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Mental Health just as important for athletes as physical fitness and training

February 13, 2014

olympicsThe Sochi Winter Olympics are here! As spectators cheer for their country, athletes gear up to face the culmination of years of preparation. For them, a split second can mean the difference between winning a medal or being left off the podium; and the desire to succeed for one’s self, family, team and country is enormous. Additionally, some athletes may be coping with the diagnosis of a mental illness, such as anxiety or depression. To help athletes prepare for competitions, cope with performance anxiety, function well as part of a team and cultivate resiliency, many countries employ sports psychologists.

Sports psychologists use a variety of techniques to help athletes perform to the best of their ability. They usually begin working with athletes and their coaches four to five years before the Olympics, to establish trust and rapport. Through team activities, such as rock climbing, holiday parties and shared meals, they help athletes develop solidarity amongst each other. Sports psychologists also employ techniques such as visualization, simulation and positive thinking.

Sports psychologists employ techniques such as visualization to help athletes perform to the best of their ability.

Visualization involves the athlete using all five senses to envision the details surrounding an event. Athletes think about how they would feel during an event, what the crowds would sound like as well as all the motions that they would undertake to successfully complete their activity. The focus is always on the process, rather than on the outcome of winning or losing. Athletes would also use positive self-talk to build their confidence.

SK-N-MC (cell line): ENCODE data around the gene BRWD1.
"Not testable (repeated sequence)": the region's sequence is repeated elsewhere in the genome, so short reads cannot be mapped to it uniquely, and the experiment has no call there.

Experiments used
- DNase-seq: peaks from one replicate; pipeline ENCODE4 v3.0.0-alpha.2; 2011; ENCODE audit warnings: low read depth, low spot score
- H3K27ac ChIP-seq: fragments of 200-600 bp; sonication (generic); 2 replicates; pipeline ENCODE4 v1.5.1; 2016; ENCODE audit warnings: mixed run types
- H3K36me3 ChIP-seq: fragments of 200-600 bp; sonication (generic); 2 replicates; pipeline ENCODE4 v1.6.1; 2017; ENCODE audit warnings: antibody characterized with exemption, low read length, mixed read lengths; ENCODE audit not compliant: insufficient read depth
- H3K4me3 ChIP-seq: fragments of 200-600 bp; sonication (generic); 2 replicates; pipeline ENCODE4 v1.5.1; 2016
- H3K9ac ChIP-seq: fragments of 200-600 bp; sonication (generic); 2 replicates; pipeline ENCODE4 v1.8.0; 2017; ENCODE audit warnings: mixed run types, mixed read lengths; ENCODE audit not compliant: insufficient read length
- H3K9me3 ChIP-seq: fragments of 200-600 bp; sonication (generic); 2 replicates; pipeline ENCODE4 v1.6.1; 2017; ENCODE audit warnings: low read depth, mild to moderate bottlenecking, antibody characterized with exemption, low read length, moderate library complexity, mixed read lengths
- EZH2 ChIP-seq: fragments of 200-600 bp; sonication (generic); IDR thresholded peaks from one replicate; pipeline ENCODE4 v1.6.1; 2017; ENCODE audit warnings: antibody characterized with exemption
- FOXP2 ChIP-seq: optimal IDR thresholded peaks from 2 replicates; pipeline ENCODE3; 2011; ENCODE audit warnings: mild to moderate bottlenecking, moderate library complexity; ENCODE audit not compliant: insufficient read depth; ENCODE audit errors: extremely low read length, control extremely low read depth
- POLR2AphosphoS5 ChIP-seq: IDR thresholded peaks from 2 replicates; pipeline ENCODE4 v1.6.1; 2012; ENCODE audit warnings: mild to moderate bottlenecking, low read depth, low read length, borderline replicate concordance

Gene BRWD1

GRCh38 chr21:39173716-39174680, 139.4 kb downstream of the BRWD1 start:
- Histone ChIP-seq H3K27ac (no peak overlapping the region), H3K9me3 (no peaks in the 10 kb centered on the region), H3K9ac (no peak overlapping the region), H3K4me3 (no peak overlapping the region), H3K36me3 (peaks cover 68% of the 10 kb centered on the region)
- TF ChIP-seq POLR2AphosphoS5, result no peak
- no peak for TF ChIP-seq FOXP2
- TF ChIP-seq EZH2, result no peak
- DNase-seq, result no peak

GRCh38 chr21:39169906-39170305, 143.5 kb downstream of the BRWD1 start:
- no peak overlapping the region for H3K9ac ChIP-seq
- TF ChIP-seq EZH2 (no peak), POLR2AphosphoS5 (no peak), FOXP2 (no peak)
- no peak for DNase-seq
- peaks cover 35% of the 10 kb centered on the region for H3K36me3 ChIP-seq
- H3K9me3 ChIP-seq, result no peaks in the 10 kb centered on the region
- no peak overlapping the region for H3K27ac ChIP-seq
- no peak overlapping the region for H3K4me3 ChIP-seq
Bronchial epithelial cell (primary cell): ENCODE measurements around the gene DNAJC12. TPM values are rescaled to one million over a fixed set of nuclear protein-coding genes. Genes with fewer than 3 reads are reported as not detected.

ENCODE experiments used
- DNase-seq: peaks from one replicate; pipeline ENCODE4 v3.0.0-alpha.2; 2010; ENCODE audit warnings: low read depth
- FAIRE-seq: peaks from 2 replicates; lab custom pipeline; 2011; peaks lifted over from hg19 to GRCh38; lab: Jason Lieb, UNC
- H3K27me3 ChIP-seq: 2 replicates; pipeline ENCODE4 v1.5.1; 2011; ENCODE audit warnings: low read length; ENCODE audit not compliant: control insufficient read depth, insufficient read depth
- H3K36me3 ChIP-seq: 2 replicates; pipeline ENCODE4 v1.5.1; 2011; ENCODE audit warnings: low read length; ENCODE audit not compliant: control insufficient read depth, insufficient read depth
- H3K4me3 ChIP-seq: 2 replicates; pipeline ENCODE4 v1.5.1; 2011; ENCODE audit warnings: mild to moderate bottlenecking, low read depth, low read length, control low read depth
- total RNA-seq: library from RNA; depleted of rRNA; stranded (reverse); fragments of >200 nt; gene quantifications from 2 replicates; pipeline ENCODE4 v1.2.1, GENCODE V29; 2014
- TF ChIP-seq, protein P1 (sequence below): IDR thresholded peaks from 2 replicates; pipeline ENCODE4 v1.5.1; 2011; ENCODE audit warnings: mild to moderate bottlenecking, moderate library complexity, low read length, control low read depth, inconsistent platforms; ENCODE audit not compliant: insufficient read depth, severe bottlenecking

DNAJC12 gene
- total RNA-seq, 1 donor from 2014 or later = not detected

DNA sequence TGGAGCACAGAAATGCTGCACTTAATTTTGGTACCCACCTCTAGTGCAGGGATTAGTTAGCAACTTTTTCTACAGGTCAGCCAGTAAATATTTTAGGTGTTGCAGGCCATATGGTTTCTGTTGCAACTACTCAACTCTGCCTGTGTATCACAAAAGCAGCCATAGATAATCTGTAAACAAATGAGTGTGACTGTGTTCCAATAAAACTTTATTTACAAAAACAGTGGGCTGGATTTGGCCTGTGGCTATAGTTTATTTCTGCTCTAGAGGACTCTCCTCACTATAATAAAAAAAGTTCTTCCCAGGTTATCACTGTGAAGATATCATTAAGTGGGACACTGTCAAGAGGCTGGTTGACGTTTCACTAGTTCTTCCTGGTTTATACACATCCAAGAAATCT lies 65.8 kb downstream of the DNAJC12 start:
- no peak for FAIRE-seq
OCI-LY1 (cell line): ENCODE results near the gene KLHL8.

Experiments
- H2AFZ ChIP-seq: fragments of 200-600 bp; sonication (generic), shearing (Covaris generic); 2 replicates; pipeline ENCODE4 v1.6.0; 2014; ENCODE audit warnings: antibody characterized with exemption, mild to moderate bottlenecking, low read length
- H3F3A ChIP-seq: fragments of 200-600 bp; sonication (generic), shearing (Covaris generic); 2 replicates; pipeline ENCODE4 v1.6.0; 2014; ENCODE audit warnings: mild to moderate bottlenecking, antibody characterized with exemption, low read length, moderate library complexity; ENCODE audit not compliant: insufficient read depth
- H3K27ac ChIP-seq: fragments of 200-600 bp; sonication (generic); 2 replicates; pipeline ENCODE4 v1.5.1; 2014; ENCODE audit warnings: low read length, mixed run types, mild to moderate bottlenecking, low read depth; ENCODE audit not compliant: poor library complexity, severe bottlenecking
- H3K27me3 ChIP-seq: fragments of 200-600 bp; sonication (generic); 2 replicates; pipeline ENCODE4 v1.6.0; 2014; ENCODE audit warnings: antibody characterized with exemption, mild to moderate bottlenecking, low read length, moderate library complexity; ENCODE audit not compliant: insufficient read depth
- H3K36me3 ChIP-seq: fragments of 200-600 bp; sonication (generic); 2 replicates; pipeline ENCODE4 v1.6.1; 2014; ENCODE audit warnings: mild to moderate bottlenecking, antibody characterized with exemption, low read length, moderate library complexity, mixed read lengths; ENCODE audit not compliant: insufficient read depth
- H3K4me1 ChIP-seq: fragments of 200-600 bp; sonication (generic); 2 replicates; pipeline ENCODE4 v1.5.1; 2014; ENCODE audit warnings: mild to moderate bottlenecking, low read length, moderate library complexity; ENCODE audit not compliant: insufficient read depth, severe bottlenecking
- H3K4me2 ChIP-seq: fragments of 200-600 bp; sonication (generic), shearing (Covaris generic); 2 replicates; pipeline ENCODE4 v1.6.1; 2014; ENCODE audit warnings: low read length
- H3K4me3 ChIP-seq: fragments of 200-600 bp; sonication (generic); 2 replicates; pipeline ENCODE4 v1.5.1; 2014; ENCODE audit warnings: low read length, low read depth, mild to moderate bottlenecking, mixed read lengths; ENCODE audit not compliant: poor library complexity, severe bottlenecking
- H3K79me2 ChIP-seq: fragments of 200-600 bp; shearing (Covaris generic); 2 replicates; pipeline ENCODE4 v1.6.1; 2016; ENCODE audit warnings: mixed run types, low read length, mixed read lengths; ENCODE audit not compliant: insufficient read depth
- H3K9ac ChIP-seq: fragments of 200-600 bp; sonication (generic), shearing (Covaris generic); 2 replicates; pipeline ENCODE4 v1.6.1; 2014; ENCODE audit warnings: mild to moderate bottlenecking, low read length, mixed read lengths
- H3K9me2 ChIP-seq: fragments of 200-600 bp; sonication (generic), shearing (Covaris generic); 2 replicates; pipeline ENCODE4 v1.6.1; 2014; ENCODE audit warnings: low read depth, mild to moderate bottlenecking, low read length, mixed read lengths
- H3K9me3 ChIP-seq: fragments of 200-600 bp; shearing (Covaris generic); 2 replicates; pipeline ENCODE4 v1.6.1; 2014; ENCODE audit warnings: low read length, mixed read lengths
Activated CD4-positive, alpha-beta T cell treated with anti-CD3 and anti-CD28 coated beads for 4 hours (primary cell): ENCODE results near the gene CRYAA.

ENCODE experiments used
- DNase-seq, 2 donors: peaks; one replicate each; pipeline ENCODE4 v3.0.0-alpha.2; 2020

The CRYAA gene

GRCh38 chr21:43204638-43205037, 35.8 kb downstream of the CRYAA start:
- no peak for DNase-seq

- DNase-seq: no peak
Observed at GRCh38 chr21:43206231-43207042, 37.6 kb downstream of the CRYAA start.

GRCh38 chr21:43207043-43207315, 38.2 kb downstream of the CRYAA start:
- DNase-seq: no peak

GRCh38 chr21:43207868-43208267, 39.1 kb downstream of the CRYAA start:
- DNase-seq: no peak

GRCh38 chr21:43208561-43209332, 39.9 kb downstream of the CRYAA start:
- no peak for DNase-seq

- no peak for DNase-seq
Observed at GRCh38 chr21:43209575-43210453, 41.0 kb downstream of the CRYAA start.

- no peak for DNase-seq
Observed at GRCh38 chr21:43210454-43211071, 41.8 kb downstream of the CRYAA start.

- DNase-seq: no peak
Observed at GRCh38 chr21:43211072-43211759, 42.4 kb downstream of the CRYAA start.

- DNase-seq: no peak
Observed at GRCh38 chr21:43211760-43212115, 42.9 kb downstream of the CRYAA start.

Often, the sports psychologist will use music and sounds to simulate a noisy crowd cheering on an opponent to help athletes deal with potential distractions on the day of the event. They show athletes that a certain amount of anxiety is helpful to succeed, but too much anxiety can be detrimental. They use cues of action to help athletes remember concepts such as the letter “P” on a ski to cue athletes to have a healthy perspective and think about all of their assets and strengths before they undertake their event.

Recently, sports psychologists have encouraged athletes to think about the potential for failure. It is impossible for athletes to completely ignore the thought, and the more one tries to ignore it, the more it surfaces. In order to help athletes deal with the concept, psychologists ask, “What’s the worst that could happen?” And athletes realize that their true identity will not be compromised by the lack of a medal. Their families will still love and support them. Their countries will not lower their flags or stop all activity. This realization helps athletes to develop resiliency and overcome crippling anxiety to perform to the best of their ability.

The Olympics are a testament that gold medal performances require good mental health as well as optimal physical functioning. Additionally, resiliency in the face of loss is the greatest determinant of future success.

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